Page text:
Avolon bond yields rise as Chinese parent’s woes continue

Subsidiary Tianjin Airlines moves to scrap €131m debt issuance

Domhnal Slattery of Avolon. The market interest rates on his firm rose on Tuesday.

Domhnal Slattery of Avolon. The market interest rates on his firm rose on Tuesday.

 

The market interest rates on Domhnal Slattery-led aircraft leasing company Avolon rose on Tuesday as investors continued to fret about the finances of its ultimate Chinese parent, HNA Group.

Tianjin Airlines, a fellow part of the HNA Group, moved on Tuesday to scrap a planned issuance of 1 billion yuan (€131 million) of short term debt – the third such cancellation by a unit of the Chinese conglomerated this month.

HNA’s Hainan Airlines and Bohai Capital Holding, the immediate parent of Avolon, abandoned bond offerings earlier in December.

Concerns about the financial strength of HNA have been growing in recent months as a result of the Chinese group’s $40 billion (€33.8 billion) acquisitions binge since the start of last year, including the purchase of almost 10 per cent of Deutsche Bank and 26 per cent of Hilton Worldwide Holdings.

Fitch Ratings, one of the world’s main debt ratings agencies, expressed concerns earlier this month about Avolon’s ties to its parent, after the Dublin-based business gave its immediate parent a $365 million short-term loan in the third quarter. Bohai acquired Avolon two years’ ago in a $7.6 billion deal.

The market interest rate, or yield, on Avolon’s $950 million of bonds due in 2023 jumped from 4.37 per cent in early November to 5.51 per cent earlier this month as concerns about the company’s links to HNA went into overdrive.

However, the yields subsequently fell back after Avolon’s chief financial officer said on December 9th said the company was unlikely to make further loans to parent.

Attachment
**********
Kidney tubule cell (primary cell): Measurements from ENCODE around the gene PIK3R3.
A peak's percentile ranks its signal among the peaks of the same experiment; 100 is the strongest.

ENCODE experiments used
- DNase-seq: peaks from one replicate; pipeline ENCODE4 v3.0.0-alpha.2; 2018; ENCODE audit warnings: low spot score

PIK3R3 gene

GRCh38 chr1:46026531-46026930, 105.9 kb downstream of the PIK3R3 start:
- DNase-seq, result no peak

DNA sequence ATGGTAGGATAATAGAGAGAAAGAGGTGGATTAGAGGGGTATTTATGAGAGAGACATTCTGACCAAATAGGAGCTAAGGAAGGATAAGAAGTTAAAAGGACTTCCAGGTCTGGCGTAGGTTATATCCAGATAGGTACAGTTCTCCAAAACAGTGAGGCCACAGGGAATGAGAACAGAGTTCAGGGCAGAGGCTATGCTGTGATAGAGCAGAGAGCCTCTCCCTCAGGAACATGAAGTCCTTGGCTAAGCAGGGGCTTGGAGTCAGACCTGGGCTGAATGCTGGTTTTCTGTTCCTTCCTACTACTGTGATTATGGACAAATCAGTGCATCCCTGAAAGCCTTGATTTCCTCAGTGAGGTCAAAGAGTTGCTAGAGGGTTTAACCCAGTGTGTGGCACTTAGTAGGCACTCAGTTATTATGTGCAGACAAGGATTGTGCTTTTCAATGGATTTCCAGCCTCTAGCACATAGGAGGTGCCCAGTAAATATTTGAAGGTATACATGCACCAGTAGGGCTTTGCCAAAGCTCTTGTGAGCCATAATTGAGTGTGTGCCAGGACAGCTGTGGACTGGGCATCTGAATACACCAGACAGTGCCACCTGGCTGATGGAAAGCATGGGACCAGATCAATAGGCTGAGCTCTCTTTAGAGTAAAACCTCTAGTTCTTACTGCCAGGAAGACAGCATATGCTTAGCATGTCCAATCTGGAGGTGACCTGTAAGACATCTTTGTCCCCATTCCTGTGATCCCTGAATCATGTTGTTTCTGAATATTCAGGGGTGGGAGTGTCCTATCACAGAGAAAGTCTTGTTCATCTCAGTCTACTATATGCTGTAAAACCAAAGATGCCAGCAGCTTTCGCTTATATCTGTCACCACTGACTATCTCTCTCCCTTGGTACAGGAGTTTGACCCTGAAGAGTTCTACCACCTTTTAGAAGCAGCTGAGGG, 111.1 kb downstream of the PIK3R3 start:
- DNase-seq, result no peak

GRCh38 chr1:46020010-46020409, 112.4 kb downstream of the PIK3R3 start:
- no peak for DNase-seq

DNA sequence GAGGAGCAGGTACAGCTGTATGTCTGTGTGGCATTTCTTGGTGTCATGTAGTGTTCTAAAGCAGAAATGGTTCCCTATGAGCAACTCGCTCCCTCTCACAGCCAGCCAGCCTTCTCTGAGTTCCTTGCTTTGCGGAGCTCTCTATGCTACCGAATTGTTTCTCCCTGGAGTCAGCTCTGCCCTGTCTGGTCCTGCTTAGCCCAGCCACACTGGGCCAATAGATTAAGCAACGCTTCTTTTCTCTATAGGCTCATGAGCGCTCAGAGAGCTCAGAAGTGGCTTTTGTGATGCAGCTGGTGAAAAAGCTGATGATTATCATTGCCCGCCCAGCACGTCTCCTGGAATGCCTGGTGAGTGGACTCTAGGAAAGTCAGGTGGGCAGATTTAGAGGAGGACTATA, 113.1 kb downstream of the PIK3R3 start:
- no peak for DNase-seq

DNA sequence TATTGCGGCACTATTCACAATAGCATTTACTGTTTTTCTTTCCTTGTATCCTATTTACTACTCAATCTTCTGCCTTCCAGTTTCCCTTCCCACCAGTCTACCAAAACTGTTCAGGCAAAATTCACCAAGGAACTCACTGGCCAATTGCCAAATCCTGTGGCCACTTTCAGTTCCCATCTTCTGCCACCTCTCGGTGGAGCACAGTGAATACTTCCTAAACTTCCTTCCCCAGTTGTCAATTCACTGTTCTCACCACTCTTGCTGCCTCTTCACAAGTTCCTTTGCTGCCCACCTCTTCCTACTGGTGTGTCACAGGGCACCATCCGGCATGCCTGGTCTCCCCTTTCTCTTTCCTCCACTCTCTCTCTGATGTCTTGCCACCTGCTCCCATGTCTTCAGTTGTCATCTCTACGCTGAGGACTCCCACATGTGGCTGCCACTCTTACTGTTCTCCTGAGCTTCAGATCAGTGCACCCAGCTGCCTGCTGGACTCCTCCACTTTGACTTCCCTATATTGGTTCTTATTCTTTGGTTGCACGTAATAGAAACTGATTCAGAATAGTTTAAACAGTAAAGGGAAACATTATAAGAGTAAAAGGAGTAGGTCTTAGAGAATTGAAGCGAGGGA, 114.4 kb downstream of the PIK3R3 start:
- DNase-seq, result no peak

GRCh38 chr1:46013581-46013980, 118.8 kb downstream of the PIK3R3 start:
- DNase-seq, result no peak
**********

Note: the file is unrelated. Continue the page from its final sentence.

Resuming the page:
Still, the yield on the bonds rose to 5.21 per cent on Tuesday from 5.14 per cent as investors digested the abandoned Tianjan bond sale. A spokesman for Avolon declined to comment.

Market sentiment is likely to be cushioned somewhat by a report in the Wall Street Journal on Tuesday that HNA has identified $6 billon of properties for sale as it aims to generate cash to lower its debt pile.

The Irish Times Logo
Commenting on The Irish Times has changed. To comment you must now be an Irish Times subscriber.
SUBSCRIBE
GO BACK
Error Image
The account details entered are not currently associated with an Irish Times subscription. Please subscribe to sign in to comment.
Comment Sign In

Forgot password?
The Irish Times Logo
Thank you
You should receive instructions for resetting your password. When you have reset your password, you can Sign In.
The Irish Times Logo
Please choose a screen name. This name will appear beside any comments you post. Your screen name should follow the standards set out in our community standards.
Screen Name Selection

Hello

Please choose a screen name. This name will appear beside any comments you post. Your screen name should follow the standards set out in our community standards.

The Irish Times Logo
Commenting on The Irish Times has changed. To comment you must now be an Irish Times subscriber.
SUBSCRIBE
Forgot Password
Please enter your email address so we can send you a link to reset your password.

Sign In

Your Comments
We reserve the right to remove any content at any time from this Community, including without limitation if it violates the Community Standards. We ask that you report content that you in good faith believe violates the above rules by clicking the Flag link next to the offending comment or by filling out this form. New comments are only accepted for 3 days from the date of publication.